EMS: In my work liquids are also signifiers for paint/painting itself. It’s important to not forget that these are painted images and are therefor not only symbolic but also structural. The watery boundaries are part of displaying that there are liminal spaces, inside-outside type discourses in painting, in which there are unwritten laws meant to be broken, invisible to those who have the privilege to be on one side of it. There is the boundary of the body of the artist where subjectivity flows inside and outside oneself like a Klein bottle (I made a painting about that), and the boundary of painting as an institutional framework. For me it connotes actual depth within the painted idea. That is to say it shows that there are ideas being explored by my subjects from painted worlds we know little about - kind of like an alternate universe inside our own known one.

JLC: There’s also something distinctly ‘female’ about these motifs of water and lunar cycles too isn’t there? Plus, figures historically or mythologically gendered as ‘female’, such as the medusa or mermaids, appear throughout your works too, which leads me to think about how and why you probe notions of ‘femaleness’ in your paintings?

EMS: I really believe that the notion of ‘femaleness’ being the true subject of an artwork is totally terrifying to the institution of painting. Western art has spent most of its history making sure that there is no way to represent it. The feminist lens is a useful one to view my work. I think the mermaids and mythical figures are creations which reveal a lot about human psychology, especially weird notions about society and women. 

After all they are essentially monsters. Medusa has been written about extensively by Freud and later by feminist writers as a manifestation of castration anxiety. These mythic bodies are interesting vehicles. Paintings themselves are mythic bodies too! They are connected.

JLC: On the subject of figures, there are certain characters and avatars that re-materialise within your paintings. The broom for example…

EMS: I’ll explain a bit about the broom. If you think about the broom in Fantasia it is a faceless worker, a bewitched automaton that does the bidding of the ambitious apprentice. It becomes possessed, goes berserk. In that, it also undermines the apprentice.  It’s this very lowly thing that became very powerful when someone tried to control it. I like that the broom is the ultimate figure of domesticity and labour.I see them all the time in NYC streets, discarded on sidewalks or leaning in stoops. I started thinking about how the broom could be this awesome representation that could slip from worker to artist to woman. It looks like a paintbrush. I started painting a broom brush type figure that could have all this agency in painting. In my first broom painting “The Studio (Smoking Broom)” it is literally on a break smoking a cigarette – doing the opposite of broom things – not doing its job. It started as a stand in ‘woman’ and ‘worker on strike’. Strike as a form of protest.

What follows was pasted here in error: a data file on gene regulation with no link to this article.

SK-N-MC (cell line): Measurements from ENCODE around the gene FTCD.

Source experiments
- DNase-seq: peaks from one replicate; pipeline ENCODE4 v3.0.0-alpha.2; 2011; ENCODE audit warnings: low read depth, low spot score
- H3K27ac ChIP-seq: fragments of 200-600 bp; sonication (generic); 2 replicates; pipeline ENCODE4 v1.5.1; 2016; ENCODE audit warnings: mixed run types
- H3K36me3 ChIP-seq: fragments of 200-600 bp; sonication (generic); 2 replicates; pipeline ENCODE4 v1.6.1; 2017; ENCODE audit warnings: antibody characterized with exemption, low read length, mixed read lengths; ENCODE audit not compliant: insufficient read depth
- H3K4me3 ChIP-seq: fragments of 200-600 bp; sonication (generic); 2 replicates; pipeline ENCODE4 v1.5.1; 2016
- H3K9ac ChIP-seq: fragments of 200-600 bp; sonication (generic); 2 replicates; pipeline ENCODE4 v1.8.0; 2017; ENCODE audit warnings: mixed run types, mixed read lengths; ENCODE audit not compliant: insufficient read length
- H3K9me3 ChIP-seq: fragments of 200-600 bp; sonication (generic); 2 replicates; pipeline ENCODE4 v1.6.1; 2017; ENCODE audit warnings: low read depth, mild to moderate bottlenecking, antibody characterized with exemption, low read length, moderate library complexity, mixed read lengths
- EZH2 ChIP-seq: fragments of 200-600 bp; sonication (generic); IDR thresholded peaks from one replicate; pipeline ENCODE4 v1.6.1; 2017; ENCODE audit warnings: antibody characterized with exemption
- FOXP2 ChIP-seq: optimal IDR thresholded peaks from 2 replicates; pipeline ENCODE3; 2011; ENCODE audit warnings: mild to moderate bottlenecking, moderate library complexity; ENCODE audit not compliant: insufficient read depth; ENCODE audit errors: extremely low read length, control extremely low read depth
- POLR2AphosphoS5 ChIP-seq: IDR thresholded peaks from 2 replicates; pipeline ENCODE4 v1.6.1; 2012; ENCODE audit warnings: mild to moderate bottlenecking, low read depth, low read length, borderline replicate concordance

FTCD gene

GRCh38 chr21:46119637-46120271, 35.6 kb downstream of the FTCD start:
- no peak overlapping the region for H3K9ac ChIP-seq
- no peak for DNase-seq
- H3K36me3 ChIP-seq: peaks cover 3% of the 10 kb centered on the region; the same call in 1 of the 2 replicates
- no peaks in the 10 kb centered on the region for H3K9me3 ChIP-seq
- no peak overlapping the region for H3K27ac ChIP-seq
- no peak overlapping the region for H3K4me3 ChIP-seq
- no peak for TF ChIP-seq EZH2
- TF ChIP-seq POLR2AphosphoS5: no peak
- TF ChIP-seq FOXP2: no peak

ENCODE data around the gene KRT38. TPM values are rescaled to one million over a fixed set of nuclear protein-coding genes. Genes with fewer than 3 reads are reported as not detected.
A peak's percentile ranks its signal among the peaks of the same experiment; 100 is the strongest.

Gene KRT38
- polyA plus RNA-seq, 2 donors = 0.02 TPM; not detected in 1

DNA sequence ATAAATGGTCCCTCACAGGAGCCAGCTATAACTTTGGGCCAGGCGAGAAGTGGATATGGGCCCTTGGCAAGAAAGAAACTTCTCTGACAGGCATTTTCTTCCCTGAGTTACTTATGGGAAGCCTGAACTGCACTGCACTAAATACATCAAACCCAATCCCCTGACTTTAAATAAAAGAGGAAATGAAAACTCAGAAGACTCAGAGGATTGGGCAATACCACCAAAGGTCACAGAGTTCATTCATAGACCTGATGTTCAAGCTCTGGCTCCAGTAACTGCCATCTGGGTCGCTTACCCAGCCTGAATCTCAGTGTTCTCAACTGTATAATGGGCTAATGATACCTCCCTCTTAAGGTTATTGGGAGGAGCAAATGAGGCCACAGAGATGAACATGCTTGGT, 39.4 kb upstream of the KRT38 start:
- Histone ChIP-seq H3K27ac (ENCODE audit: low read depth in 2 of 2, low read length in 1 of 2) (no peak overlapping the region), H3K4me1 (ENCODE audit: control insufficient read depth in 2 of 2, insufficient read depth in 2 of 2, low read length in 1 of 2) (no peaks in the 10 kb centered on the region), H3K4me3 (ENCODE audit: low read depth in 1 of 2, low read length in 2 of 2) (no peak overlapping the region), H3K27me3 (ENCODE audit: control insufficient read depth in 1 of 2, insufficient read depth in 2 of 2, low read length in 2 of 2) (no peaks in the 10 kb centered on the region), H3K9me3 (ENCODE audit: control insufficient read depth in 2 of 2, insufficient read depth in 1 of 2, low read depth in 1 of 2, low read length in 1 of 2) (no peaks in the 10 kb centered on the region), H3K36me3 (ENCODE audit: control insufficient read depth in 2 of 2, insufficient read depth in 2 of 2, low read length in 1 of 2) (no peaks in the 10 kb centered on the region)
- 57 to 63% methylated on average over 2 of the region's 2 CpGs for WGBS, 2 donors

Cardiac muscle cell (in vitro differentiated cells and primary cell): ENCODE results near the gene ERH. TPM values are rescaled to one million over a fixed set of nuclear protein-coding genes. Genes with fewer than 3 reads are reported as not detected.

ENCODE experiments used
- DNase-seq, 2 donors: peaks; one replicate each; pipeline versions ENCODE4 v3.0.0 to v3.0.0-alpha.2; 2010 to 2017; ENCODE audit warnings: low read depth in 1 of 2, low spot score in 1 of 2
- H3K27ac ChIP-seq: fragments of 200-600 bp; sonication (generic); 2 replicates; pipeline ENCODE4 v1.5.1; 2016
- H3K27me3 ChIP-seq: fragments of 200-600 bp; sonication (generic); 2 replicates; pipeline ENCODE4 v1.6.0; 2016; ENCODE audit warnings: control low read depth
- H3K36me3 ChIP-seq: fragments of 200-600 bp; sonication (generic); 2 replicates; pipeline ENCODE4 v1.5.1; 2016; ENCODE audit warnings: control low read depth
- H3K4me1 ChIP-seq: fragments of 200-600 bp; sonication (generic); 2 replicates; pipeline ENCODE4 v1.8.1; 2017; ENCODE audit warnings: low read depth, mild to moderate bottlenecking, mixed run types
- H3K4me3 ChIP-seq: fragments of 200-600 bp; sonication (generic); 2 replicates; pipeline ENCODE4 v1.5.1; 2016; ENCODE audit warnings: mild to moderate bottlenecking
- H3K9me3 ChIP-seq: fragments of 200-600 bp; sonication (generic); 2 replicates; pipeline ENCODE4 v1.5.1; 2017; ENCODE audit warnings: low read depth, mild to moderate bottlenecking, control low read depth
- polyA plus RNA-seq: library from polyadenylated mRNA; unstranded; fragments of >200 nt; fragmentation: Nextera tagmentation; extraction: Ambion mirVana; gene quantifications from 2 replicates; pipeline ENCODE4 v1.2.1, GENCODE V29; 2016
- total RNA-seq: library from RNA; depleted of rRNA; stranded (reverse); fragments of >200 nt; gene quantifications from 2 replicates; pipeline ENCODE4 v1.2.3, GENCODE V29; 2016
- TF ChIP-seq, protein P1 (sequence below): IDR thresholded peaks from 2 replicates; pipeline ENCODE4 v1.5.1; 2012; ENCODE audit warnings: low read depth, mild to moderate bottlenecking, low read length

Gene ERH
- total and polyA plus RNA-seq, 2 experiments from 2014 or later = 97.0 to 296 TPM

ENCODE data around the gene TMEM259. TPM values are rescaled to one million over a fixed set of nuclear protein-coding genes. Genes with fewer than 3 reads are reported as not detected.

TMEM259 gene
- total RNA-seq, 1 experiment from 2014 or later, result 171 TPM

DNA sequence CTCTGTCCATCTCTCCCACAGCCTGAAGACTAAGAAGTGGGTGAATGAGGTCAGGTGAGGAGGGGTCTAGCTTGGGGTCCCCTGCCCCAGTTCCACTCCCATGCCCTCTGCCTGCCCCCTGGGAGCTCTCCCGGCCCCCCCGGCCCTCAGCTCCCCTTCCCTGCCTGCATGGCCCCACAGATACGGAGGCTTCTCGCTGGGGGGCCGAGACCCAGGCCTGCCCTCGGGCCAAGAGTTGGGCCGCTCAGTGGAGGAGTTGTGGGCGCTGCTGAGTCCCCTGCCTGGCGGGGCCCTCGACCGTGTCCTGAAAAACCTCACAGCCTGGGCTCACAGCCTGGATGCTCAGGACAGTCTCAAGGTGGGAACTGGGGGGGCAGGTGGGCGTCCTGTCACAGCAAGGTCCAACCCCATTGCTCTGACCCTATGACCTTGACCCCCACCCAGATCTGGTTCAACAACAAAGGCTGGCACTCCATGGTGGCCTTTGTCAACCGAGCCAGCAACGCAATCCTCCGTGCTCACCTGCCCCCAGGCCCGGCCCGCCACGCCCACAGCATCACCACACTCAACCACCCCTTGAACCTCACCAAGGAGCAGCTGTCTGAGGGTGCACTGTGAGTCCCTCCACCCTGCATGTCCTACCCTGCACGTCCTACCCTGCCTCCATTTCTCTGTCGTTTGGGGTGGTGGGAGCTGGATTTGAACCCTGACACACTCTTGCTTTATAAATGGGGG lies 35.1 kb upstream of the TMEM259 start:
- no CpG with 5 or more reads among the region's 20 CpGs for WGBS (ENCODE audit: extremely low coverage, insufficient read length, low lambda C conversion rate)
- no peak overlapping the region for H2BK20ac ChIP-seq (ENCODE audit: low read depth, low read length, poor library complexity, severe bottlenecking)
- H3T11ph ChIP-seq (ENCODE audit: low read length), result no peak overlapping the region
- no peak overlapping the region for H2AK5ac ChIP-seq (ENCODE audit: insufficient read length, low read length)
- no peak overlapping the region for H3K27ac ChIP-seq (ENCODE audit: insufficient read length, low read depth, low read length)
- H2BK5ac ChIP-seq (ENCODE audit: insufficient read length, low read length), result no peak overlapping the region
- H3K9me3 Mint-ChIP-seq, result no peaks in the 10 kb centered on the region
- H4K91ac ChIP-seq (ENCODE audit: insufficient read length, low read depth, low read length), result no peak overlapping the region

The painting I was making was a protest of its own conditions. The broom looks like a paint brush so it also started meaning ‘artist’. At the time I was making paintings indirectly about my experiences as an artist and art-worker. I realised that the broom-woman replacement was making a phallic representation of woman-artist. It was like a light bulb literally went off in my head – the only way for me to deal with an art history rife with castration anxiety (especially the legacy of modernism) was to literally replace the missing phallus! So the broom-like figure, which has gone through a lot of permutations and changes, has the agency to move in painting and its histories because its image is bound up with our phallocentric myths of authenticity and creation.


Left: The Little Apocrypha, oil on linen. Right: Anxious Pastoral, 2016, oil on linen.

JLC: Relieving domestic or everyday objects from their utilitarian functions is such an interesting premise. Continuing to unfold some of the other recurring motifs your paintings include, cherries and eggs and teeth recur often…do they have a particular symbolism?

EMS: Generally, I think of the cherries as hyper-sexualized ridiculous ideas about femininity. Eggs are similarly overtly symbolic. I’m not that interested in what each of these means as a symbol – that’s kind of boring – which is why I’ve chosen them. They already exist in a popular world of references. It’s more important what they are doing and what is happening with them as phenomena in the paintings.

JLC: The way you use space, and hang works in relation to one another when you exhibit them is interesting; the overt circular shapes of one painting appear to echo those in the piece that hangs opposite it, for example. How do you envision your works talking to each other?